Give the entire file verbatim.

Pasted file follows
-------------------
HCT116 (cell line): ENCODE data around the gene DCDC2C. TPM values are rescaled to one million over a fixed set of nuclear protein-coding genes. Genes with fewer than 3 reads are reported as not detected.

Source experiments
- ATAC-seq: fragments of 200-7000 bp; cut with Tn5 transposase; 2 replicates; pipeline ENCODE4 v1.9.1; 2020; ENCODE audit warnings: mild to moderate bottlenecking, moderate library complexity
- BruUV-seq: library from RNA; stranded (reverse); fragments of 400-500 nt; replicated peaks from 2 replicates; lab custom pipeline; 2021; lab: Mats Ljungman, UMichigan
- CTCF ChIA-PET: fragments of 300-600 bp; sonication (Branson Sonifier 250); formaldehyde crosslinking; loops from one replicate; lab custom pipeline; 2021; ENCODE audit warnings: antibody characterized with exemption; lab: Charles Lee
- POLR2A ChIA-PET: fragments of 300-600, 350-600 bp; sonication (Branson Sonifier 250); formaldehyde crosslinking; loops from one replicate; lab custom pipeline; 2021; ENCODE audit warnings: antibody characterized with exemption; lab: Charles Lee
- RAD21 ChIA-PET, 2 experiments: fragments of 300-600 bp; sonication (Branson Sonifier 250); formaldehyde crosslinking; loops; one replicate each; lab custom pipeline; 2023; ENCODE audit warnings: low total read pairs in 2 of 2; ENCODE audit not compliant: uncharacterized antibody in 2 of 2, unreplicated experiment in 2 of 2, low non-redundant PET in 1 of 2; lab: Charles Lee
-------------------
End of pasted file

HCT116 (cell line): ENCODE data around the gene DCDC2C. TPM values are rescaled to one million over a fixed set of nuclear protein-coding genes. Genes with fewer than 3 reads are reported as not detected.

Source experiments
- ATAC-seq: fragments of 200-7000 bp; cut with Tn5 transposase; 2 replicates; pipeline ENCODE4 v1.9.1; 2020; ENCODE audit warnings: mild to moderate bottlenecking, moderate library complexity
- BruUV-seq: library from RNA; stranded (reverse); fragments of 400-500 nt; replicated peaks from 2 replicates; lab custom pipeline; 2021; lab: Mats Ljungman, UMichigan
- CTCF ChIA-PET: fragments of 300-600 bp; sonication (Branson Sonifier 250); formaldehyde crosslinking; loops from one replicate; lab custom pipeline; 2021; ENCODE audit warnings: antibody characterized with exemption; lab: Charles Lee
- POLR2A ChIA-PET: fragments of 300-600, 350-600 bp; sonication (Branson Sonifier 250); formaldehyde crosslinking; loops from one replicate; lab custom pipeline; 2021; ENCODE audit warnings: antibody characterized with exemption; lab: Charles Lee
- RAD21 ChIA-PET, 2 experiments: fragments of 300-600 bp; sonication (Branson Sonifier 250); formaldehyde crosslinking; loops; one replicate each; lab custom pipeline; 2023; ENCODE audit warnings: low total read pairs in 2 of 2; ENCODE audit not compliant: uncharacterized antibody in 2 of 2, unreplicated experiment in 2 of 2, low non-redundant PET in 1 of 2; lab: Charles Lee